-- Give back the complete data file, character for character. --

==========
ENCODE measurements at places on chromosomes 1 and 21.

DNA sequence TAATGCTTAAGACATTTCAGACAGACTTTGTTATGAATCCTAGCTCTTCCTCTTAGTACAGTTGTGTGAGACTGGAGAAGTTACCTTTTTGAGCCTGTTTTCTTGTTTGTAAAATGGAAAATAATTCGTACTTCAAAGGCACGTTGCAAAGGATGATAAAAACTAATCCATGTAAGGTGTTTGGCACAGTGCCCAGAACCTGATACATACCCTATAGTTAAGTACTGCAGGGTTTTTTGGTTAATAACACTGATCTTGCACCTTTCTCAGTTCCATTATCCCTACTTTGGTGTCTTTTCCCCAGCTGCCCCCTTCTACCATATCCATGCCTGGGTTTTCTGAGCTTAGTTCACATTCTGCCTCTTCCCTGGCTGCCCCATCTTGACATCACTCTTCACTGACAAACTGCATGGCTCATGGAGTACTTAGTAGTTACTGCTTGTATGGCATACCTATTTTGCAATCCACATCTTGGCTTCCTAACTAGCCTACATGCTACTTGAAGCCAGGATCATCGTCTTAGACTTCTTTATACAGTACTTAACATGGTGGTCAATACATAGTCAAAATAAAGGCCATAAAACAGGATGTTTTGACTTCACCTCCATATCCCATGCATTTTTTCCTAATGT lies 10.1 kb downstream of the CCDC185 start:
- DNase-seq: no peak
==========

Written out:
ENCODE measurements at places on chromosomes 1 and 21.

DNA sequence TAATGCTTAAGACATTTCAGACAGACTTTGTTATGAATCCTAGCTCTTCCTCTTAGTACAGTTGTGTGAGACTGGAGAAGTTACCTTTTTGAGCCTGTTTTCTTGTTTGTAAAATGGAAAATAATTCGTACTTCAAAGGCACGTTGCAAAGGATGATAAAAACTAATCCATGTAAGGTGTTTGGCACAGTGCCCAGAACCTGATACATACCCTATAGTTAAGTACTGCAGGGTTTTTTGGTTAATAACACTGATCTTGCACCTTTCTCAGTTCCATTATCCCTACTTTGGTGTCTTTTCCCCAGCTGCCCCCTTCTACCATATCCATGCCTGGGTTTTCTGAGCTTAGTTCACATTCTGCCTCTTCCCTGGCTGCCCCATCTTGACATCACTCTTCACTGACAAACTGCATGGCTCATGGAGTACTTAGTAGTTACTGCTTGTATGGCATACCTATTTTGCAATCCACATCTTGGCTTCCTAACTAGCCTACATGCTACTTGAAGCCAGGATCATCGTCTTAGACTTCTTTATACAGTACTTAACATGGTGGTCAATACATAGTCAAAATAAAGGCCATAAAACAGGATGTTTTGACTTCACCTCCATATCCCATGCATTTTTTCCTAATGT lies 10.1 kb downstream of the CCDC185 start:
- DNase-seq: no peak